NAACP to prep voters

August 7, 2008
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The NAACP Legal Defense and Education Fund is sending attorneys to 10 states before the fall election to address voting barriers, according to the National Law Journal. Surprise, surprise, Indiana is one of those 10 states.

I’d wager the NAACP’s interest in our state has something to do with our recently upheld voter ID law and the confusion that still surrounds it. The U.S. Supreme Court upheld our voter ID law this spring, which requires voters produce photo identification before casting a ballot. Some people argued they were denied their right to vote in the May primary because even though they didn’t have the proper identification, they weren’t allowed to cast a provisional ballot.

The “Prepared to Vote” program will raise voter awareness of obstacles in the electoral process that may affect their right to vote. The non-partisan program wants to ensure everyone who is eligible to vote will be able to in the election. The group’s set up a Web site, http://www.preparedtovote.org, detailing more about the group’s work and state-specific information.

In Indiana, the group is working with the Indiana NAACP, Marion County Bar Association, and the James R. Kimbrough Bar Association in northern Indiana to educate Hoosier voters.

Turnout could be higher than normal with this presidential election. Even though Indiana’s voter ID law has been in place for three years, some people still don’t understand they need to have government-issued photo identification with them to vote. This group’s goal is a welcome step to making sure all Indiana residents who are eligible to vote know what they need to do in order to vote this fall. Who knows, Indiana may play an important role in determining who wins this year’s presidential election.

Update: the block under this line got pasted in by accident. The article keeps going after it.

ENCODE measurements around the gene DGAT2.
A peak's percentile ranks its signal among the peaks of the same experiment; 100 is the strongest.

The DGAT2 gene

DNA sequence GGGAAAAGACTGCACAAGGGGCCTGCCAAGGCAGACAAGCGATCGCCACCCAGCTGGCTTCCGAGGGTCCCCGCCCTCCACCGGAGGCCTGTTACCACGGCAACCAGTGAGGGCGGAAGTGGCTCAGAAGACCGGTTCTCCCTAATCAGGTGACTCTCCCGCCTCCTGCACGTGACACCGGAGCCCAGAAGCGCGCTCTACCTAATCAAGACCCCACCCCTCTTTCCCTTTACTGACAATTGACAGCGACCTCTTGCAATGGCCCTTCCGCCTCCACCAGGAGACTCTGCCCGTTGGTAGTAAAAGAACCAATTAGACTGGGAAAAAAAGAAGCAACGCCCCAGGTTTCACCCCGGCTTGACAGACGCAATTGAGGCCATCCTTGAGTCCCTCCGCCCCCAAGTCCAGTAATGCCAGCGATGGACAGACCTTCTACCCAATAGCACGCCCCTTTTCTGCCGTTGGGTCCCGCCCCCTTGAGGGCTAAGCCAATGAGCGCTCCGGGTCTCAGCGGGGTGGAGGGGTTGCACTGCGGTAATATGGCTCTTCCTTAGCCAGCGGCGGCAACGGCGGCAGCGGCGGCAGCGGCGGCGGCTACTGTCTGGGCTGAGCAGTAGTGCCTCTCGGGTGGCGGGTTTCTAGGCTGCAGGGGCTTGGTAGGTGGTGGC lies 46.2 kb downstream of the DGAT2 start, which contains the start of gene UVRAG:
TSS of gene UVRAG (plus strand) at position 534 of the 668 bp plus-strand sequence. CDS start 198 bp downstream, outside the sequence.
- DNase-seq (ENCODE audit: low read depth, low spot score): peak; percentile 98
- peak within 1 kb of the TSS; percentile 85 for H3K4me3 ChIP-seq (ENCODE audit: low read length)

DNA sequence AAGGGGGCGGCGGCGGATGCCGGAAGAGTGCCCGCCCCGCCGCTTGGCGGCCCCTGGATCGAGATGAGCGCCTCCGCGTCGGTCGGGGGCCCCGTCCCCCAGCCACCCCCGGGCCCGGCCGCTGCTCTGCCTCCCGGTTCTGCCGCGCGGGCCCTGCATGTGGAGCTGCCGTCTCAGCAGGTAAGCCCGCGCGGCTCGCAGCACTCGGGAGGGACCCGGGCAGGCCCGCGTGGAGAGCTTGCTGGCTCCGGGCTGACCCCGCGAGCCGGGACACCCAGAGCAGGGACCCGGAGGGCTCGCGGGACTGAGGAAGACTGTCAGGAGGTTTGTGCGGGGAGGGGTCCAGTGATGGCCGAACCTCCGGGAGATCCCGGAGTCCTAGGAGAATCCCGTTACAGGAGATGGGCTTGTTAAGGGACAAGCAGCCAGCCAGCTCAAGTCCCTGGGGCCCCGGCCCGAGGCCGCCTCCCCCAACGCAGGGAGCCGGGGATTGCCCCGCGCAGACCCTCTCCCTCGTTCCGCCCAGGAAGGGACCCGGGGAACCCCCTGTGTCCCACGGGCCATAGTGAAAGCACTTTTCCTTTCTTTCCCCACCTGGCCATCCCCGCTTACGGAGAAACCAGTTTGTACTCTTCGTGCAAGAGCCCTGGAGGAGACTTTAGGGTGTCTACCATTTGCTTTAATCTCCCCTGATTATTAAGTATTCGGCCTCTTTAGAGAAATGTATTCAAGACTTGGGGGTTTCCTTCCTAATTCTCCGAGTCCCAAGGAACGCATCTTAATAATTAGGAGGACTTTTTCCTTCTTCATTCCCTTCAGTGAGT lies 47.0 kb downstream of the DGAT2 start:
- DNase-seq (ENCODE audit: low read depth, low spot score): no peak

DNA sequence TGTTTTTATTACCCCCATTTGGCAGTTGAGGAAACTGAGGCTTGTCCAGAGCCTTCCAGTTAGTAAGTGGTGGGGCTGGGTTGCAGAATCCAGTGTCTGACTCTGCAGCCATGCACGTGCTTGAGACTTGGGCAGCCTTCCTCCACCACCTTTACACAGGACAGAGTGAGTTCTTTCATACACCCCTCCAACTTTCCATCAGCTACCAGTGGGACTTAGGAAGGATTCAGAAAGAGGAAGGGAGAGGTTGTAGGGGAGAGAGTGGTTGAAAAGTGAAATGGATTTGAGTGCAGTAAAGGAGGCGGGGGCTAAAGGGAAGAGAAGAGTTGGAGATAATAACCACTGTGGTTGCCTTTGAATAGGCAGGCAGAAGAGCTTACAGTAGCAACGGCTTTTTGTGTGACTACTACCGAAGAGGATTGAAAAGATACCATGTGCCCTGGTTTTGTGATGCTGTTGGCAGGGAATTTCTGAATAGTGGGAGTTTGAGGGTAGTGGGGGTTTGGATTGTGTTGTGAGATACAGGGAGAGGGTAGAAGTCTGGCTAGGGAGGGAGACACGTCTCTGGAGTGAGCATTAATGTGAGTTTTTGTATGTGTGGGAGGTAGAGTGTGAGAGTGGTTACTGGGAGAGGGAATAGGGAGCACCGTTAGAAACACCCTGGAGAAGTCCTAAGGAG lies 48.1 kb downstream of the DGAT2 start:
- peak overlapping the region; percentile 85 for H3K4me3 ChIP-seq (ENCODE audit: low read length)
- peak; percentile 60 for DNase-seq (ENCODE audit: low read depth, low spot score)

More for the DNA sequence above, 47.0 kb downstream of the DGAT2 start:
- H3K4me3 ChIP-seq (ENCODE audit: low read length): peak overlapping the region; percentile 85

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  1. Such things are no more elections than those in the late, unlamented Soviet Union.

  2. It appears the police and prosecutors are allowed to change the rules halfway through the game to suit themselves. I am surprised that the congress has not yet eliminated the right to a trial in cases involving any type of forensic evidence. That would suit their foolish law and order police state views. I say we eliminate the statute of limitations for crimes committed by members of congress and other government employees. Of course they would never do that. They are all corrupt cowards!!!

  3. Poor Judge Brown probably thought that by slavishly serving the godz of the age her violations of 18th century concepts like due process and the rule of law would be overlooked. Mayhaps she was merely a Judge ahead of her time?

  4. in a lawyer discipline case Judge Brown, now removed, was presiding over a hearing about a lawyer accused of the supposedly heinous ethical violation of saying the words "Illegal immigrant." (IN re Barker) http://www.in.gov/judiciary/files/order-discipline-2013-55S00-1008-DI-429.pdf .... I wonder if when we compare the egregious violations of due process by Judge Brown, to her chiding of another lawyer for politically incorrectness, if there are any conclusions to be drawn about what kind of person, what kind of judge, what kind of apparatchik, is busy implementing the agenda of political correctness and making off-limits legit advocacy about an adverse party in a suit whose illegal alien status is relevant? I am just asking the question, the reader can make own conclsuion. Oh wait-- did I use the wrong adjective-- let me rephrase that, um undocumented alien?

  5. of course the bigger questions of whether or not the people want to pay for ANY bussing is off limits, due to the Supreme Court protecting the people from DEMOCRACY. Several decades hence from desegregation and bussing plans and we STILL need to be taking all this taxpayer money to combat mostly-imagined "discrimination" in the most obviously failed social program of the postwar period.

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